Trial Runs

Wesley and I are weeks away from meeting the newest member of our family, and if someone could tell me the exact timing of when our baby boy might arrive, I would really appreciate that. As many of you can relate to, it’s hard to plan for something that could happen tomorrow or in several weeks! I am the type of person who really appreciates certainty, and I try my best to eliminate unwelcome surprises. Even though this impending change in our family is an exciting one, it still signifies a whole host of other changes will follow in close pursuit. We’ll have new schedules, rhythms, free time, capabilities, and to bring this brief back to the world of personal finance – new expenses and planning goals.

Welcoming a new child is one of the changes in life when we at least have several months to prepare. Other changes in life occur with varying timelines of advance notice, but result in similar adjustments to life rhythms and expenses. Examples that almost all of us experience at some point include job changes (whether your choice or a employer’s choice for you), moving to a new house (which brings a change in upfront expenses and ongoing mortgage/upkeep costs), and the big one, retirement (or whatever version of this you adopt in your life).

So as a person who likes to prepare, but also recognizes that no one can predict the future, what are my steps for preparing well for an upcoming financial change? One option is to do some trial runs in our budget and long-term financial plan to see what works, while the stakes are low. There are no repercussions for having an unfunded expense – since the expense does not actually exist yet. I started to add in new line items into our monthly budget to see how we might be able to accommodate shifting expenses within our cash flow. As we work on a new budget, at least I have some certainty – that I’ll get things wrong and will not predict our exact future budget! Some future expenses are more known than others, like monthly childcare costs, but others are a complete guess. However, the guesstimates are at least a starting point for the trial run. Testing out a budget for retirement is similar – while you still have an income stream, observe your spending to see if the goals in your plan are feasible, or if they might need to be tweaked.

Trial runs can be valuable practice as they reveal parts of us that may be hidden. Practicing for a financial change helps illuminate the potential hazards that might pop up when the stakes are higher. For example, when I think about how to accommodate a future daycare expense, if I’m honest with myself, my gut reaction is to “just stop saving!” but the planner within me knows that’s not the answer. If a reduction in one area of our discretionary spending is required to meet necessary expenses, am I willing to accept that and change my spending now? Or am I tempted to shift that burden to my future self? Do I decide that I am okay with spending less later on in life, if that means I could spend more now by saving less for the future? The trial run makes us wrestle with ways that our current spending may not be in line with long-term goals.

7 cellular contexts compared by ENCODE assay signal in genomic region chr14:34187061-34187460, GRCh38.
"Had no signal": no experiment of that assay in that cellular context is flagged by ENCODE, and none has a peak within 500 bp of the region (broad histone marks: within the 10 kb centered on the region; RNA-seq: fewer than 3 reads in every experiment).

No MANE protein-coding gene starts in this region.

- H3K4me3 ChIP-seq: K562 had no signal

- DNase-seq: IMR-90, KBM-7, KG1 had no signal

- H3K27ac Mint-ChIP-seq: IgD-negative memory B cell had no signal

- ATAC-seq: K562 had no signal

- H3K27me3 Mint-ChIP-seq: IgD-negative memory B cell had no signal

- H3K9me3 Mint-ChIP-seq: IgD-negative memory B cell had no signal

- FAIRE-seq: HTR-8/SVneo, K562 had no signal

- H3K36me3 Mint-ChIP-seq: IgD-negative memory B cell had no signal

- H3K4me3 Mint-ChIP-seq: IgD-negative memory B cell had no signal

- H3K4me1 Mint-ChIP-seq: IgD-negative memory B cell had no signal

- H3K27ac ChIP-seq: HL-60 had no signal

Three traits are helpful to have in order to see the most benefit from a trial run

  1. Discipline: Taking the time to plan, practice, and observe requires effort. And it’s not always the most fun task to plan in advance before the stakes are higher. Much like an exercise training program, starting small builds stamina that helps us reach the long-term goal. Having an accountability partner (like Beacon) can be immensely helpful as well.
  2. Reflection: Creating and testing scenarios can only take us so far if we are unwilling to examine what happens, from both a technical and emotional standpoint, during the trial run. Money decisions are very tied to our emotions and self-reflection is necessary to sort through the emotions that pop up during the process. Am I willing to face the possibility that my actions are not aligning with my stated priorities?
  3. Compassion: When the trial run does not go as anticipated or hoped, grace and compassion toward oneself is necessary to move forward and try again. No one can truly predict the future (although pundits and investment articles often try to convince us otherwise). Compassion is also necessary when we realize that we’ve lacked discipline or reflection in the past. If the choice is to keep our head in the sand or have compassion for our past selves, only the latter moves us forward again. 

At some point, we eventually run the real test. Hopefully, trial runs help smooth out the transition period, but we also have to be okay with the fact that we will not catch everything that might pop up. Otherwise we would live in constant paralysis or regret, and that is not a meaningful way to live.

Planning wisely does not result in black and white success or failure. Planning is not a set it and forget it task – instead we dream, plan, try, observe, adjust as needed, and try again – on repeat. This is one of the reasons why Beacon does not offer a one-time fee to create a financial plan. We want to be in it together for the long haul. Planning takes ongoing work, and although elements of a plan may seem to be “set it and forget it” tasks, the plan requires monitoring, upkeep, and adjustments along the way. Unexpected surprises pop up and we take actions, together, to keep moving forward.

Ellen Martin
[email protected]

After graduating from UVA (go Hoos!), I moved to Raleigh for the Raleigh Fellows program where I fell in love with the city, its people, and a fellow Fellow who is now my husband, Wesley. I worked for another wealth management firm in Raleigh for seven years before joining the Beacon team in June of 2021. When not at work, you can most likely find Wesley and me walking our dog, Ollie, on the lovely Raleigh Greenways, or enjoying a cup of coffee and a La Farm white chocolate baguette.